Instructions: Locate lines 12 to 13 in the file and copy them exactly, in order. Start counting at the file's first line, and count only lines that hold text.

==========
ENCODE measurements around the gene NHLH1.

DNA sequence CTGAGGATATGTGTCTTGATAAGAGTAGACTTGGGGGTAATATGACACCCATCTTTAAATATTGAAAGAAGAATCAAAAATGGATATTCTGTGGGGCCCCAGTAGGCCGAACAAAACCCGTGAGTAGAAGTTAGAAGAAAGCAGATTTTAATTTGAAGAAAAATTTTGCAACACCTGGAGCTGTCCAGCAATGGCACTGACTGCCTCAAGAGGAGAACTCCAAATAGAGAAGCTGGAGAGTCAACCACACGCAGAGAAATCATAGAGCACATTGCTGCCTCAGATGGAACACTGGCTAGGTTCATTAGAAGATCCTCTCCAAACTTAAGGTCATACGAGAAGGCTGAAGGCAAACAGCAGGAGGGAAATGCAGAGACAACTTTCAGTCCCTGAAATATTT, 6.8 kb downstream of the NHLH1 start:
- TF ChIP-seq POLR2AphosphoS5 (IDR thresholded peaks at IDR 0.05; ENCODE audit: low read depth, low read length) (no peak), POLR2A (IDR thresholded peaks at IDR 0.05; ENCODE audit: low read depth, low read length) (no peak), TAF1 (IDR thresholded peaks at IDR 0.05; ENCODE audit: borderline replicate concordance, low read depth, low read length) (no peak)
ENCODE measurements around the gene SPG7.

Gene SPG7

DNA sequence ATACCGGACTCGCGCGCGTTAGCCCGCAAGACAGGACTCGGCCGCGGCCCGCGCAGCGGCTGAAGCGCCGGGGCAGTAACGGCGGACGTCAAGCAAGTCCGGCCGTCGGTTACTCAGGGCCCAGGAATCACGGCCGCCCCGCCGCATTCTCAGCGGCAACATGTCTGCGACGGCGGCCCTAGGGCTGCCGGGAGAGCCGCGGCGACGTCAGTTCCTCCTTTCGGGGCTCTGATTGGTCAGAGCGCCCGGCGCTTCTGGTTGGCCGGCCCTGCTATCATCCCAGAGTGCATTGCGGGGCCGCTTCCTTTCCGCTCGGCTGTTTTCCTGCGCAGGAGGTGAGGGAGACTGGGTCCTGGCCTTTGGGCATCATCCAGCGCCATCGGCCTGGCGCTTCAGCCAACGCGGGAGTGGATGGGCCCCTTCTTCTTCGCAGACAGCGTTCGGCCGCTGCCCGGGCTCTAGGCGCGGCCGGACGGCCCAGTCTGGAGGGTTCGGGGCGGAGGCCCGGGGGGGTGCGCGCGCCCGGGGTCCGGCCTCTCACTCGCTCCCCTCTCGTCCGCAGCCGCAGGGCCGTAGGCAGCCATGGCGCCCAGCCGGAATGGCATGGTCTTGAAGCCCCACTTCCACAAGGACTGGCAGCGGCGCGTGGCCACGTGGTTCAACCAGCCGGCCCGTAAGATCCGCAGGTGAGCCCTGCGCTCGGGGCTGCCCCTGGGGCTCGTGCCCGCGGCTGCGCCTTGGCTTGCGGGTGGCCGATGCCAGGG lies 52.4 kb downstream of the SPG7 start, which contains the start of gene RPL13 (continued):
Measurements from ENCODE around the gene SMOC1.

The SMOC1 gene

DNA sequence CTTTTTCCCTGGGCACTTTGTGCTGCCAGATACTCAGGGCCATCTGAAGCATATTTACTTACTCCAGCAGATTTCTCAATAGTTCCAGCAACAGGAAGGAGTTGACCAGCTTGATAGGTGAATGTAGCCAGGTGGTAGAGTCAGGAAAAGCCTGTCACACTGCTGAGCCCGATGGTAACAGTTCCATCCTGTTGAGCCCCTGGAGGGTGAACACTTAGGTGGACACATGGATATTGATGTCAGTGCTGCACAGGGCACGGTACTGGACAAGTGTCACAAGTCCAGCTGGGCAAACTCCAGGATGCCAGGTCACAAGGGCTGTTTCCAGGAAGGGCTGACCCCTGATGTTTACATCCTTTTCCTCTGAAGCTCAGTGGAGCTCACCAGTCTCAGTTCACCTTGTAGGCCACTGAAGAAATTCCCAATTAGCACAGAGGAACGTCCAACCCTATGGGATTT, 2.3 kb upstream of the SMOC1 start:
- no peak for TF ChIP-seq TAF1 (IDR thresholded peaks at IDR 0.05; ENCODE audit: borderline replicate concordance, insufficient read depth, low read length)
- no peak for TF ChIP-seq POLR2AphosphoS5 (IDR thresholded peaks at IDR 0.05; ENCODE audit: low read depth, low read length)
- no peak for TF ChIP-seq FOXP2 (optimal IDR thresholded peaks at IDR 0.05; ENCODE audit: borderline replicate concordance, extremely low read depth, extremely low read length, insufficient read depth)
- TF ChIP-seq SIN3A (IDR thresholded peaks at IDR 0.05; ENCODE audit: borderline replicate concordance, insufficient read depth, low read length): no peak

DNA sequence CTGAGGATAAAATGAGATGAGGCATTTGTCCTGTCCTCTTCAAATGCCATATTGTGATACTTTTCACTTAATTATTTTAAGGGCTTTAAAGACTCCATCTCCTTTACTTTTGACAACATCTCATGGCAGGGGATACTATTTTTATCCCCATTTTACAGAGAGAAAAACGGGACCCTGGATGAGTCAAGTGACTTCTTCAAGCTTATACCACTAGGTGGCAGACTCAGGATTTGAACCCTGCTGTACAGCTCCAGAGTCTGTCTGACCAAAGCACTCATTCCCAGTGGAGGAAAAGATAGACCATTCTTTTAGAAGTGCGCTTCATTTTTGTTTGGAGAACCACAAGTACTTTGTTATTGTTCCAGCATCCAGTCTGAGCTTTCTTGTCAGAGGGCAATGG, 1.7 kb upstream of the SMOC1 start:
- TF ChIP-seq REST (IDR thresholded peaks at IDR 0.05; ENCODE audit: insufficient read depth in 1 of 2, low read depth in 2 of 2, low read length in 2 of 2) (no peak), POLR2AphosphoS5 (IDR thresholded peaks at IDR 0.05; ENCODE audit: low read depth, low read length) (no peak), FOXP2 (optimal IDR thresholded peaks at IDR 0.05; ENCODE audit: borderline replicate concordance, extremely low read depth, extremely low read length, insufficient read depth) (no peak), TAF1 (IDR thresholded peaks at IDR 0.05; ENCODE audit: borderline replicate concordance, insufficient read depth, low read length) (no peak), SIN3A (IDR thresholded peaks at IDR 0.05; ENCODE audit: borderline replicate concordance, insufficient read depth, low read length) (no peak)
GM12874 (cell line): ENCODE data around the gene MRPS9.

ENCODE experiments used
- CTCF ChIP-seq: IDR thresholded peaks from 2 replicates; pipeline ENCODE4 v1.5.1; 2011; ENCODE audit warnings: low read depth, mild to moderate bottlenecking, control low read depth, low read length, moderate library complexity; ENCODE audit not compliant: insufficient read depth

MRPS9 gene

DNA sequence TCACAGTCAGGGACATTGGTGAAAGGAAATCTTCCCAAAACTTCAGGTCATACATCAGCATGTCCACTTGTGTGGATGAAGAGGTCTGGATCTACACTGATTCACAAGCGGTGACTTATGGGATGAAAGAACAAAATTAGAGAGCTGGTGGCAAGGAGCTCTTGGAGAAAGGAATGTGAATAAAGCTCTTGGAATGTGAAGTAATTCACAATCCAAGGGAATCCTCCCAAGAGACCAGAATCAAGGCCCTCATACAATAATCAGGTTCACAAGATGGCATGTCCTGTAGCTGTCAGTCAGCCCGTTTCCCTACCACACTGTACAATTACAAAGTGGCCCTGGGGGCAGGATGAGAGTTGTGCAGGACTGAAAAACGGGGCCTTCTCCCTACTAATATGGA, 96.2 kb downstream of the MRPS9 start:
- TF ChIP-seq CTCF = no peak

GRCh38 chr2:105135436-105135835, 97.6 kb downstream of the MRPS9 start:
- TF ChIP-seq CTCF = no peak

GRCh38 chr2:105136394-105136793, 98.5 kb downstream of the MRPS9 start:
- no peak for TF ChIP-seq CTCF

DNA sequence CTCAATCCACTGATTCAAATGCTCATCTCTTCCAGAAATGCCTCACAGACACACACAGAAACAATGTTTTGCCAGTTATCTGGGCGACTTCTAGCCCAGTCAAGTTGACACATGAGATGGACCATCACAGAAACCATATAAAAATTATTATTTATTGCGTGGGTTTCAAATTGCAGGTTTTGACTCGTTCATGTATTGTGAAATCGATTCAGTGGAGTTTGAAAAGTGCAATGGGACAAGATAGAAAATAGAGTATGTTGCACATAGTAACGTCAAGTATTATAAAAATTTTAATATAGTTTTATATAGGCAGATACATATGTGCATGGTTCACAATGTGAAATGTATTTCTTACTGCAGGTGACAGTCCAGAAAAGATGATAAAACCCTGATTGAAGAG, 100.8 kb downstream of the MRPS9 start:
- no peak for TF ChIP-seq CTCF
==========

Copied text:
- no peak for TF ChIP-seq FOXP2 (optimal IDR thresholded peaks at IDR 0.05; ENCODE audit: borderline replicate concordance, extremely low read depth, extremely low read length, insufficient read depth)
- TF ChIP-seq SIN3A (IDR thresholded peaks at IDR 0.05; ENCODE audit: borderline replicate concordance, insufficient read depth, low read length): no peak